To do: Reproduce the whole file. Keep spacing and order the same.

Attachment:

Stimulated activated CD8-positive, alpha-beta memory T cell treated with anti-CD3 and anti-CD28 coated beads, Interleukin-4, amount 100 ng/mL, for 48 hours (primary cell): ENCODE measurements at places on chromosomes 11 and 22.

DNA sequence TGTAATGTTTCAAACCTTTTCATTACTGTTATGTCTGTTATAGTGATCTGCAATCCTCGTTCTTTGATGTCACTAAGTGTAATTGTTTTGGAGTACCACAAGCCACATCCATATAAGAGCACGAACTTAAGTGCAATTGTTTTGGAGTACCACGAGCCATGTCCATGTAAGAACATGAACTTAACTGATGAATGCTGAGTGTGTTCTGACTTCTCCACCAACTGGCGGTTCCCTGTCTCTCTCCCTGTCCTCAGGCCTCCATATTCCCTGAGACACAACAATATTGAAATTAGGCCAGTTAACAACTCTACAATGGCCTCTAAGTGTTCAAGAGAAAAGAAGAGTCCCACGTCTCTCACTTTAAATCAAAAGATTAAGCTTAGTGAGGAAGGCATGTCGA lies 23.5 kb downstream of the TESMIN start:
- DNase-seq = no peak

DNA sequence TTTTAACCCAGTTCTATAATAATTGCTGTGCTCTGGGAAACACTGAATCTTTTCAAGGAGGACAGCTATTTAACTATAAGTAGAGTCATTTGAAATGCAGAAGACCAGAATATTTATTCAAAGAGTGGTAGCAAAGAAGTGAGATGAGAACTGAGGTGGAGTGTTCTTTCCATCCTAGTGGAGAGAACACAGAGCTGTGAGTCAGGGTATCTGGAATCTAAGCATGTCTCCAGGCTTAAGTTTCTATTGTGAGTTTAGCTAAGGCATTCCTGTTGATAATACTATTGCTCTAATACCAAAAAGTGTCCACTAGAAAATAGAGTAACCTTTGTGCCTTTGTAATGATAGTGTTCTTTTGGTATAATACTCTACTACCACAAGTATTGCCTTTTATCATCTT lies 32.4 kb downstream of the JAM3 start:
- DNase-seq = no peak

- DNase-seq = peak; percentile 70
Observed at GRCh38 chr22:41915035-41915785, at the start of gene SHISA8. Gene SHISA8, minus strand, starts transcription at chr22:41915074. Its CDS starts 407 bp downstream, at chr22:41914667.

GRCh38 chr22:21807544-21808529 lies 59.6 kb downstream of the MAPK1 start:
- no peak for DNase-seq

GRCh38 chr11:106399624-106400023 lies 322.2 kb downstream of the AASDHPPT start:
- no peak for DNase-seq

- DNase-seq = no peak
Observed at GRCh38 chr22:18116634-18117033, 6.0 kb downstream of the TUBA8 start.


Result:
Stimulated activated CD8-positive, alpha-beta memory T cell treated with anti-CD3 and anti-CD28 coated beads, Interleukin-4, amount 100 ng/mL, for 48 hours (primary cell): ENCODE measurements at places on chromosomes 11 and 22.

DNA sequence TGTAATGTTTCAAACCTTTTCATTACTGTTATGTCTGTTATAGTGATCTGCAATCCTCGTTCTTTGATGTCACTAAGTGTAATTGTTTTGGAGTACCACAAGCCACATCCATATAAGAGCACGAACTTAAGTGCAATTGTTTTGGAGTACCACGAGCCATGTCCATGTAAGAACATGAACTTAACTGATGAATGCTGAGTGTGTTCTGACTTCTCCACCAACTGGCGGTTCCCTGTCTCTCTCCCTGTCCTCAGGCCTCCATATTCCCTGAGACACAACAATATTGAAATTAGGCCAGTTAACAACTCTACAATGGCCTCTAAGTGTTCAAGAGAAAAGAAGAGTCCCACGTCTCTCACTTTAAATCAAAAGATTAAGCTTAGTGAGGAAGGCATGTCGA lies 23.5 kb downstream of the TESMIN start:
- DNase-seq = no peak

DNA sequence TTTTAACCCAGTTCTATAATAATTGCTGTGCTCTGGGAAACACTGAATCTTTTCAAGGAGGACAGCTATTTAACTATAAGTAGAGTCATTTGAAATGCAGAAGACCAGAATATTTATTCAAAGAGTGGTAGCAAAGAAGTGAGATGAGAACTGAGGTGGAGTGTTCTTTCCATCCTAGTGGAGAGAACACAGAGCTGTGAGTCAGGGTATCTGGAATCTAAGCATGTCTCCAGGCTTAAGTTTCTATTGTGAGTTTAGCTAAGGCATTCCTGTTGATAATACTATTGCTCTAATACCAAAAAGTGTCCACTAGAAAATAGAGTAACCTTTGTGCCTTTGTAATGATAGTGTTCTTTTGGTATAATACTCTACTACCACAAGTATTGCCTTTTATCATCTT lies 32.4 kb downstream of the JAM3 start:
- DNase-seq = no peak

- DNase-seq = peak; percentile 70
Observed at GRCh38 chr22:41915035-41915785, at the start of gene SHISA8. Gene SHISA8, minus strand, starts transcription at chr22:41915074. Its CDS starts 407 bp downstream, at chr22:41914667.

GRCh38 chr22:21807544-21808529 lies 59.6 kb downstream of the MAPK1 start:
- no peak for DNase-seq

GRCh38 chr11:106399624-106400023 lies 322.2 kb downstream of the AASDHPPT start:
- no peak for DNase-seq

- DNase-seq = no peak
Observed at GRCh38 chr22:18116634-18117033, 6.0 kb downstream of the TUBA8 start.